Stigma by Prejudice Transfer: Racism Threatens White Women and Sexism Threatens Men of Color

Diana T. Sanchez, Kimberly E. Chaney, Sara K. Manuel, Leigh S. Wilton, Jessica D. Remedios

Research output: Contribution to journalArticlepeer-review

16 Scopus citations


In the current research, we posited the stigma-by-prejudice-transfer effect, which proposes that stigmatized group members (e.g., White women) are threatened by prejudice that is directed at other stigmatized group members (e.g., African Americans) because they believe that prejudice has monolithic qualities. While most stigma researchers assume that there is a direct correspondence between the attitude of prejudiced individuals and the targets (i.e., sexism affects women, racism affects racial minorities), the five studies reported here demonstrate that White women can be threatened by racism (Study 1, 3, 4, and 5) and men of color by sexism (Study 2). Robust to perceptions of liking and the order in which measures were administered, results showed that prejudice transfers between racism and sexism were driven by the presumed social dominance orientation of the prejudiced individual. In addition, important downstream consequences, such as the increased likelihood of anticipated stigma, expectations of unfair treatment, and the attribution of negative feedback to sexism, appeared for stigmatized individuals.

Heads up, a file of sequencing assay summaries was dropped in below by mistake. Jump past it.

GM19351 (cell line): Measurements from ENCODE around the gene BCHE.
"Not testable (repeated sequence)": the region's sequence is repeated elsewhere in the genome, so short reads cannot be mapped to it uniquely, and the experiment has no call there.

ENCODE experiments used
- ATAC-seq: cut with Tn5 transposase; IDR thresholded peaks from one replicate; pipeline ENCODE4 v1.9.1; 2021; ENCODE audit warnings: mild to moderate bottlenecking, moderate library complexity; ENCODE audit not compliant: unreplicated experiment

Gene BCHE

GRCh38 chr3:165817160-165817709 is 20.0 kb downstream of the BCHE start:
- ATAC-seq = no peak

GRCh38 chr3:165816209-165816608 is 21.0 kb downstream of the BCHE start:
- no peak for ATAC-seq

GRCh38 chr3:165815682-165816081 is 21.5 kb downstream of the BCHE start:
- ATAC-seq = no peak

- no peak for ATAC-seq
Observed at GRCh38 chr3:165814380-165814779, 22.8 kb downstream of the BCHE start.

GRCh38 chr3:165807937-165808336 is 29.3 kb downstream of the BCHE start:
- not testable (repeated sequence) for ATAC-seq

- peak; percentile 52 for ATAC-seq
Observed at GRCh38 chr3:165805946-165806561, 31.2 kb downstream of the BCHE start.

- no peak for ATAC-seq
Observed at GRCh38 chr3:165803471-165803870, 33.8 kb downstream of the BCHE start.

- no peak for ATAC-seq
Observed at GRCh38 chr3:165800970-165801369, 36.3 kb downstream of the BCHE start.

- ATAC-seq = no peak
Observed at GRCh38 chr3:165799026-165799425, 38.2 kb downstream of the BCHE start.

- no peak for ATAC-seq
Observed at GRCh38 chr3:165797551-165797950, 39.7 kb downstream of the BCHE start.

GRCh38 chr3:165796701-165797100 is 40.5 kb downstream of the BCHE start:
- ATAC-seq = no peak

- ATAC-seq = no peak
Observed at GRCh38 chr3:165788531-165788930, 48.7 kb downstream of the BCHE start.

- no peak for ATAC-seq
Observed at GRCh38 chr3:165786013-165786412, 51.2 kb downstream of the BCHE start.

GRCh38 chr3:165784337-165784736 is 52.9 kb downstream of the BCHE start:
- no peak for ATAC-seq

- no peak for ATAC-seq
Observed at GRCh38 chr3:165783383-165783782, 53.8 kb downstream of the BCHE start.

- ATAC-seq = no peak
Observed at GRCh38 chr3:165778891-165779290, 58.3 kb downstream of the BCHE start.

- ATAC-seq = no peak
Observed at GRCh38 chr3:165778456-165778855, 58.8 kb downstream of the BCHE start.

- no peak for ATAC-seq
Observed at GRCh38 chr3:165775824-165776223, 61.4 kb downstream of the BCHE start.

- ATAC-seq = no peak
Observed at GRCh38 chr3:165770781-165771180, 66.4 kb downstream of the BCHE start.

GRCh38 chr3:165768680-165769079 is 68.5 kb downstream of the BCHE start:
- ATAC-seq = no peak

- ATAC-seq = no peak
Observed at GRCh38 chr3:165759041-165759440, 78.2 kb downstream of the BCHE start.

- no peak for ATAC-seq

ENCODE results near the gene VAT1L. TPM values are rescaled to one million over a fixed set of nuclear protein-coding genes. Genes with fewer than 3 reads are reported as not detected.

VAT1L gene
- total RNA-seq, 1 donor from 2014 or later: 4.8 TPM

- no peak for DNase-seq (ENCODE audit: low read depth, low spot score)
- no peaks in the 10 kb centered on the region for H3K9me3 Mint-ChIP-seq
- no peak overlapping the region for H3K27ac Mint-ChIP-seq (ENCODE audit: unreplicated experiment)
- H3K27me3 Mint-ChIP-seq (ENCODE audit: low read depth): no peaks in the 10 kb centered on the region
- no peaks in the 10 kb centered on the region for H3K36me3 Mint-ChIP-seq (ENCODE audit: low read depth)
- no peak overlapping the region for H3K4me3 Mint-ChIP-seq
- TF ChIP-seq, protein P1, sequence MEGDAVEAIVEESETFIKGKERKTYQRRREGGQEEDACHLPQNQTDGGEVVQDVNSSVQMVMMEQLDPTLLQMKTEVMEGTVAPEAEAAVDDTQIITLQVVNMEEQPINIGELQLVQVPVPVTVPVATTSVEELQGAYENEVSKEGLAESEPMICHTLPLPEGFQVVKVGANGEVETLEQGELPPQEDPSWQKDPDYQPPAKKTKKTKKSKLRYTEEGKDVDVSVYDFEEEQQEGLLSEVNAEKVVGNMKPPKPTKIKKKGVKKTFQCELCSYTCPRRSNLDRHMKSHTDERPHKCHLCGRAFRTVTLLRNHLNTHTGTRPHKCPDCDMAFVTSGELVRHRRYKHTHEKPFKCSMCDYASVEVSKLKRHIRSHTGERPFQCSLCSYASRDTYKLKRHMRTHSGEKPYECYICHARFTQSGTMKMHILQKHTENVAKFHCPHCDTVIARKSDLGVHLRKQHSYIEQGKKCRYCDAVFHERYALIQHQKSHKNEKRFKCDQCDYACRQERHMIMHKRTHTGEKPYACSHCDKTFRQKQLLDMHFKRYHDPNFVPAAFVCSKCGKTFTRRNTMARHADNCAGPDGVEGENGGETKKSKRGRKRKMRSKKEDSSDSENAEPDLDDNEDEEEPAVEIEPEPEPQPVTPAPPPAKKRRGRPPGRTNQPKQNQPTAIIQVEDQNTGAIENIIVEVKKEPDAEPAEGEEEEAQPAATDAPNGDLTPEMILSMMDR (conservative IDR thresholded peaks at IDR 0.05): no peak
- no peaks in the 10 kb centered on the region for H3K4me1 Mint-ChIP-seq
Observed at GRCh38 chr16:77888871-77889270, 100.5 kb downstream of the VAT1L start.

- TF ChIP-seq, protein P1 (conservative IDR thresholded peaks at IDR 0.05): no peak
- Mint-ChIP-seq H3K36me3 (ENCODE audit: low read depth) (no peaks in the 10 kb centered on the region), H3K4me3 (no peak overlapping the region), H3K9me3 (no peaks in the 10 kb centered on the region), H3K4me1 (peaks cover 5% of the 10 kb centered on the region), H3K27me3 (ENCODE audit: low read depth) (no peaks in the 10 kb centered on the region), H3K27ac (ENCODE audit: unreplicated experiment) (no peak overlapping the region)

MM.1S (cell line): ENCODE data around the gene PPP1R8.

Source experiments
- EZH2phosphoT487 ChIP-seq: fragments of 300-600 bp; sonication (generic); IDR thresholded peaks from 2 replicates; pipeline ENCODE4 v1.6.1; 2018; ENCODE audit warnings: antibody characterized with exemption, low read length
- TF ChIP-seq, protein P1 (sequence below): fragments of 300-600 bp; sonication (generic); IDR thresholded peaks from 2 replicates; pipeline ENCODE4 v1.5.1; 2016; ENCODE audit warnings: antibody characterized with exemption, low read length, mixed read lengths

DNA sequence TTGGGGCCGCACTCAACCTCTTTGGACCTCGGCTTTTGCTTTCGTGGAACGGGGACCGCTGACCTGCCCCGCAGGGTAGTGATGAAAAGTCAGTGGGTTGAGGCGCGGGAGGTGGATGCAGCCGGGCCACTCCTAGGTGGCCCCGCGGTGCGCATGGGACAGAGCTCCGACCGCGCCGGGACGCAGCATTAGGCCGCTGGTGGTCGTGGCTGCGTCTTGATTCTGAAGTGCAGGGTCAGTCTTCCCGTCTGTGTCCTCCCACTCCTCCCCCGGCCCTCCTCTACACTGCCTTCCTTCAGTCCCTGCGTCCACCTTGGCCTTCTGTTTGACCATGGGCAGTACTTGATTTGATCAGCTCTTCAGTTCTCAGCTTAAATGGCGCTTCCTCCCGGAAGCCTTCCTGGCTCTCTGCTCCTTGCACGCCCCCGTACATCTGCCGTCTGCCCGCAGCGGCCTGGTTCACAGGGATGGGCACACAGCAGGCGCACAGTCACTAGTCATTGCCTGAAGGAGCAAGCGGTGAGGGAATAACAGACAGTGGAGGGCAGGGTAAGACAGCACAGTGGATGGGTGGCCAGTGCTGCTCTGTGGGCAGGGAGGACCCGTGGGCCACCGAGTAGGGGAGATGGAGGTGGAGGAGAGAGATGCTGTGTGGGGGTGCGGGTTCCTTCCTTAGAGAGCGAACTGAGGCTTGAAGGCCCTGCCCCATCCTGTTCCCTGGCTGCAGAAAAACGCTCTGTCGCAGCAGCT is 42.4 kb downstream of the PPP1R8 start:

Original languageEnglish (US)
Pages (from-to)445-461
Number of pages17
JournalPsychological Science
Issue number4
StatePublished - Apr 1 2017

All Science Journal Classification (ASJC) codes

  • Psychology(all)


  • open data
  • open materials
  • prejudice
  • preregistered
  • racial and ethnic attitudes and relations
  • sex differences


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